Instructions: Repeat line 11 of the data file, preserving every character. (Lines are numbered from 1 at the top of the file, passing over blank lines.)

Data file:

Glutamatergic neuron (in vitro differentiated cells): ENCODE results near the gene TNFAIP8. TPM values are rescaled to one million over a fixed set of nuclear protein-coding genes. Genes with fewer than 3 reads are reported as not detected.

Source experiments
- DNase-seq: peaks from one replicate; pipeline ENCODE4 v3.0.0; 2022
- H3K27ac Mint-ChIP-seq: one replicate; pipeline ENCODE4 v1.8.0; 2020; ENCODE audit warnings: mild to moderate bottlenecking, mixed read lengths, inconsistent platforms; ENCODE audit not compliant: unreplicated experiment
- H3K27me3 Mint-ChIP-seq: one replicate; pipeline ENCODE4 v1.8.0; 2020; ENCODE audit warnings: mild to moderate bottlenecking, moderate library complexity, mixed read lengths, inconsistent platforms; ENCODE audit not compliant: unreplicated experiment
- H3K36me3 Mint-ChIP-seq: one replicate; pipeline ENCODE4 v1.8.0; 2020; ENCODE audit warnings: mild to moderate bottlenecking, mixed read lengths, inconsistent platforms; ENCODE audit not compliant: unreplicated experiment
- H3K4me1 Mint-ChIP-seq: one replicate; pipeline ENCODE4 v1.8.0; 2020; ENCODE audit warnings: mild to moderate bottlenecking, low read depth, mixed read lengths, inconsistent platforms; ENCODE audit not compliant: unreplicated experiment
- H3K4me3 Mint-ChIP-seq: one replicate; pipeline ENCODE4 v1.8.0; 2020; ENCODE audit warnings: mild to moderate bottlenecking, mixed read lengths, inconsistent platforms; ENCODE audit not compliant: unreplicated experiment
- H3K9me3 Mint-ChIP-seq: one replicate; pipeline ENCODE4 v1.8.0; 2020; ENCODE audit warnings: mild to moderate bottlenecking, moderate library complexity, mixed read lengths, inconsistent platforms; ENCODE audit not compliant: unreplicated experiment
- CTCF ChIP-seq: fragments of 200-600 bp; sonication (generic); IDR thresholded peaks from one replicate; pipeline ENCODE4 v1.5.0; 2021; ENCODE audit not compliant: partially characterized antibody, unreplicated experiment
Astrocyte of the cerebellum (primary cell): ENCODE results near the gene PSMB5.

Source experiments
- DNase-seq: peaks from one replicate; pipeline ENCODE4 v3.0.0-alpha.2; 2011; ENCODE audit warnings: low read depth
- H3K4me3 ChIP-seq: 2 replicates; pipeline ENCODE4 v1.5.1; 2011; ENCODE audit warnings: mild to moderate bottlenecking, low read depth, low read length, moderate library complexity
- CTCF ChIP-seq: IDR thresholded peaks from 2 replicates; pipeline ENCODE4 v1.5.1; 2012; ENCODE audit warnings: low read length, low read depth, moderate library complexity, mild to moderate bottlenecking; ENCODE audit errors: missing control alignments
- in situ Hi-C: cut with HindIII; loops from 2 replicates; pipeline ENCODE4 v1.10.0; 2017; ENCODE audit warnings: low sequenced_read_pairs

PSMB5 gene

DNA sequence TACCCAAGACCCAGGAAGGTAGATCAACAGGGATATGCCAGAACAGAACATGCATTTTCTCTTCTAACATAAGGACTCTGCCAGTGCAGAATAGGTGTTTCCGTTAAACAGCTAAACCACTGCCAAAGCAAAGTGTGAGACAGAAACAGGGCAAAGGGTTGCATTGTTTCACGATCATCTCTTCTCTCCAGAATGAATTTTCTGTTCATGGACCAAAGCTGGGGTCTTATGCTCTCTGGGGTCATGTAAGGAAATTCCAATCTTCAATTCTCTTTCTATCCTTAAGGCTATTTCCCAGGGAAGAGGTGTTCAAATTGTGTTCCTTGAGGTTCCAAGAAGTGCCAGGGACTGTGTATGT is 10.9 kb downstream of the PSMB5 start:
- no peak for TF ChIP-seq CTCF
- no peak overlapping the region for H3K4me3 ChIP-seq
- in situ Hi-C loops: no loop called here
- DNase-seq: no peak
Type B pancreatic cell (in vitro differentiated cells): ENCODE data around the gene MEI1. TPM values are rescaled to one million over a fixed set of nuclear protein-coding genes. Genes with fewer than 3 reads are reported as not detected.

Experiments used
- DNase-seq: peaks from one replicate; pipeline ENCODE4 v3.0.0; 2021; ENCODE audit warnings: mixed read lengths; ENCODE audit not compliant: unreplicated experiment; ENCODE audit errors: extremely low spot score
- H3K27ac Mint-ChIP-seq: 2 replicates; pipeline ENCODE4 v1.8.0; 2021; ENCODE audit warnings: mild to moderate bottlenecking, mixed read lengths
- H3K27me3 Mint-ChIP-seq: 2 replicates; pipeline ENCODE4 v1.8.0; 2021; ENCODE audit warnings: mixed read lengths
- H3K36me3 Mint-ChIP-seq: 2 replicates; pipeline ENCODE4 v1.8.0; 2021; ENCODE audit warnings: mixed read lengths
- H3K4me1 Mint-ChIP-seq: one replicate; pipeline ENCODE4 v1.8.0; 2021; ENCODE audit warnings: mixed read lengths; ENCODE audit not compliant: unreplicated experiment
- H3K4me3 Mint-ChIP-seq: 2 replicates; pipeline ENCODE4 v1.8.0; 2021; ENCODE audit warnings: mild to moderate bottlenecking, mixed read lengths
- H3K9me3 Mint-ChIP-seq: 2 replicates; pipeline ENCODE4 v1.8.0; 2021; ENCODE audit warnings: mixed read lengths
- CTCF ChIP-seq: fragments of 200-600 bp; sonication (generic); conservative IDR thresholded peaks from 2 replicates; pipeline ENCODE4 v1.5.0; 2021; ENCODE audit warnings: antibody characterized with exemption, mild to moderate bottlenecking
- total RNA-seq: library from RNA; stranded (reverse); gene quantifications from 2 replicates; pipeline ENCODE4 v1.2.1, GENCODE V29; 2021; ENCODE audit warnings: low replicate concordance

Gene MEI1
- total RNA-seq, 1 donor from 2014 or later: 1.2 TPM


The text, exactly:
Astrocyte of the cerebellum (primary cell): ENCODE results near the gene PSMB5.